Wise up, Carlos, and letthehandbrakeoff
NEIL Warnock says he would quit Cardiff City rather than plough through a blizzard of criticism, like Arsene Wenger. Carlos Carvalhal, it is safe to assume, does not share such principles. So far, there remains a vestige of respect for the man who oh-so-nearly brought Premier League football to Hillsborough in 2016. Displeasure is voiced in grumbles, rather than howls.
But, with each dour draw and passionless performance, the volume increases. And, with each passing week, the Portuguese looks more like a Championship Wenger.
Tolerated, but no longer loved. Trusted in the boardroom, not on the terraces. Who, through ignorance or arrogance, refuses to address supporters’ concerns.
What angers Gooners is not losing matches. It is the burning frustration that glaring deficiencies are not even acknowledged, let alone rectified.
Pundits, punters, the old lady next door – everyone can see that Arsenal have lacked resolve and resilience for the best part of a decade. That, for all the pretty patterns and rapier counters, the Gunners are softer than a six-pack of Andrex.
Supporters crave the signing of a Gunnery Sergeant Hartman to dole out discipline and brook no backchat. Yet every summer brings a new influx of pint-sized technicians. Wenger, meanwhile, sticks his head in the sand.
Carvalhal has different issues but the same basic problem. His Wednesday side are obdurate, all right. Only six Championship sides have conceded fewer.
They can battle. They can scrap. What they cannot do – and have rarely done since 2016 – is entertain.
For all the talent at Wednesday’s disposal, attacks are pedestrian and predictable. Matches attritional. Bar the injured Fernando Forestieri, nobody has the pace or wizardry to unlock a door.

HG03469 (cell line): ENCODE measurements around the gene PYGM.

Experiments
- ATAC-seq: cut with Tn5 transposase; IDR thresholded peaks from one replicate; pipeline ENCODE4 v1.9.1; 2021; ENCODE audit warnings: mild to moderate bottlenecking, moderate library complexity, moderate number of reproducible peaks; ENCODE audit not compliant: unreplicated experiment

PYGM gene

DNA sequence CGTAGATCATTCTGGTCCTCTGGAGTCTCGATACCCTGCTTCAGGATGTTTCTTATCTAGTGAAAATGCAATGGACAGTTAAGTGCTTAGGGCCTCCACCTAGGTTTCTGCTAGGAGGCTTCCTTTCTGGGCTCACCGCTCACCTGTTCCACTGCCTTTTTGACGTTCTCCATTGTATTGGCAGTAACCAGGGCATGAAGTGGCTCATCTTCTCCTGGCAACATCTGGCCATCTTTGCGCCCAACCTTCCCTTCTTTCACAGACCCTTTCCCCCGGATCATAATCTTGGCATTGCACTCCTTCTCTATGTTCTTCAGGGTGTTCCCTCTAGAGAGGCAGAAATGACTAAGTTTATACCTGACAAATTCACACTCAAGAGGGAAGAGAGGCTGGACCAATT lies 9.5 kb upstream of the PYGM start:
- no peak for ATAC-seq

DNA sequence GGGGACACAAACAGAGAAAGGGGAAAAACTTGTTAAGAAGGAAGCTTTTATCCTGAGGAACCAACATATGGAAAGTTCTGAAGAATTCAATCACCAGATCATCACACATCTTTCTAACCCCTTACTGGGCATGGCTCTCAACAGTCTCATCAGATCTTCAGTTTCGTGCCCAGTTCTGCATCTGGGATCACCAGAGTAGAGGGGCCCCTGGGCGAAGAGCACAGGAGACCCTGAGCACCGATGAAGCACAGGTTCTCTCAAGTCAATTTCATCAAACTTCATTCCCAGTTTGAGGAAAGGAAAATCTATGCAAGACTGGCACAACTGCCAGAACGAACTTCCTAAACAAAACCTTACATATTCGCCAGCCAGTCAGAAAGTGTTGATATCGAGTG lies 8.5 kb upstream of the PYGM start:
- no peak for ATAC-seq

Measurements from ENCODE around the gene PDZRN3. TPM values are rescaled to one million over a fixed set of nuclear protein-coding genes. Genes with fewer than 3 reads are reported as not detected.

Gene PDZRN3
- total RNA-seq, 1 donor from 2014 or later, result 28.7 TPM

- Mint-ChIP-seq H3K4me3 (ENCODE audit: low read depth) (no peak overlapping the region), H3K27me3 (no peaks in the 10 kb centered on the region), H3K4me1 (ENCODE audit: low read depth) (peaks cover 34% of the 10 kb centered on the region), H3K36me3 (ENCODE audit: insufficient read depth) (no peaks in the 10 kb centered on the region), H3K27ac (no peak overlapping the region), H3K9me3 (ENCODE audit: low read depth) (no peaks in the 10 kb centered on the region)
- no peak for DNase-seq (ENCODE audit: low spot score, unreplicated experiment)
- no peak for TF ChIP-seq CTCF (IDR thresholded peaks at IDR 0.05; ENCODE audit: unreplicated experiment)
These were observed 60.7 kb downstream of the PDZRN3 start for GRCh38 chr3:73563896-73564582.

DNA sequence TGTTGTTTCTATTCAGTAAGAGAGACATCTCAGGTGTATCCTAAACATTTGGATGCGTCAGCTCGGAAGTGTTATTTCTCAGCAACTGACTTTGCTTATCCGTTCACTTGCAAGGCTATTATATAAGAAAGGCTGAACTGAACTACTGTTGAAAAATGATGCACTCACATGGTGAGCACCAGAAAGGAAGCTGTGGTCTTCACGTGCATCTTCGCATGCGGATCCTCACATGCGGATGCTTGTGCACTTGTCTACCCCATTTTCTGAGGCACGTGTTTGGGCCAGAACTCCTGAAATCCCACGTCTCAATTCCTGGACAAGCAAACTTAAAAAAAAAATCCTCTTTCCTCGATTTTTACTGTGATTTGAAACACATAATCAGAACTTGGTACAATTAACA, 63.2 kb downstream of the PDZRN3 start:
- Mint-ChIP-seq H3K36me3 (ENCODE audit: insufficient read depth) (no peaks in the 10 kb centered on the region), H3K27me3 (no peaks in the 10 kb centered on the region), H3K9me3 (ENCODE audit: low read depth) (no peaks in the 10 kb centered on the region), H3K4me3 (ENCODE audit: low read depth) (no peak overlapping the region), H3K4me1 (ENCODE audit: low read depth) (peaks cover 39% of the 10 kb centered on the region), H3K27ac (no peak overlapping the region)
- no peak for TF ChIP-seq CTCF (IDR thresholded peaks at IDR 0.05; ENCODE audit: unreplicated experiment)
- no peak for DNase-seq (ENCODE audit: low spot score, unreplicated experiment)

Carvalhal does not have 100 per cent control over recruitment, so he cannot be held entirely culpable for the patent lack of speed or invention.
He does, however, control tactics and ethos. And that is the root cause of every Owls fan’s frustration.
Take, for instance, Carvalhal’s comments after the grim 0-0 stalemate at Reading. “We put out a team that was good and competent,” he said. “Our plan was to try to block Reading’s game in the first half and, in the second half, try to win the match. We did what we had to do. We blocked Reading’s dynamic and the game was very tactical.” Block Reading’s game? This is a side with a £20m strike force and ex-Premier League players all over the park. Fans don’t want to see their team running like gazelles or curled up like hedgehogs. They want to see them tearing into opponents like hungry dogs. Very much like the team across the city, in fact. Without being antagonistic, Sheffield United are everything the Owls aren’t right now. Bold, attacking, willing to yield to no opponent, no matter how mighty. Man-for-man, their players are no match for Wednesday’s but their approach mitigates all weakness. In their case, fortune has favoured the brave. Even when it didn’t, in the 5-4 defeat at home to Fulham, their supporters left Bramall Lane happy.
That kind of all-guns-blazing abandon is what every Hillsborough regular demands – and it is nothing to do with personnel. Yet Carvalhal persists with talk of tactics and dynamics. Direct questions about stodgy football are met with irritation, denial and coaching gobbledegook. Like Wenger, he retains much goodwill among supporters. But, like Wenger, he is squandering it by refusing to listen, to change the system, to do something that demonstrates he understands the frustration. Unlike Wenger, the point of no return has not been passed. But the tipping point is approaching and, unless he takes the handbrake off, Carvalhal will find himself wedged miserably between owners unwilling to end his torment and fans who want him out.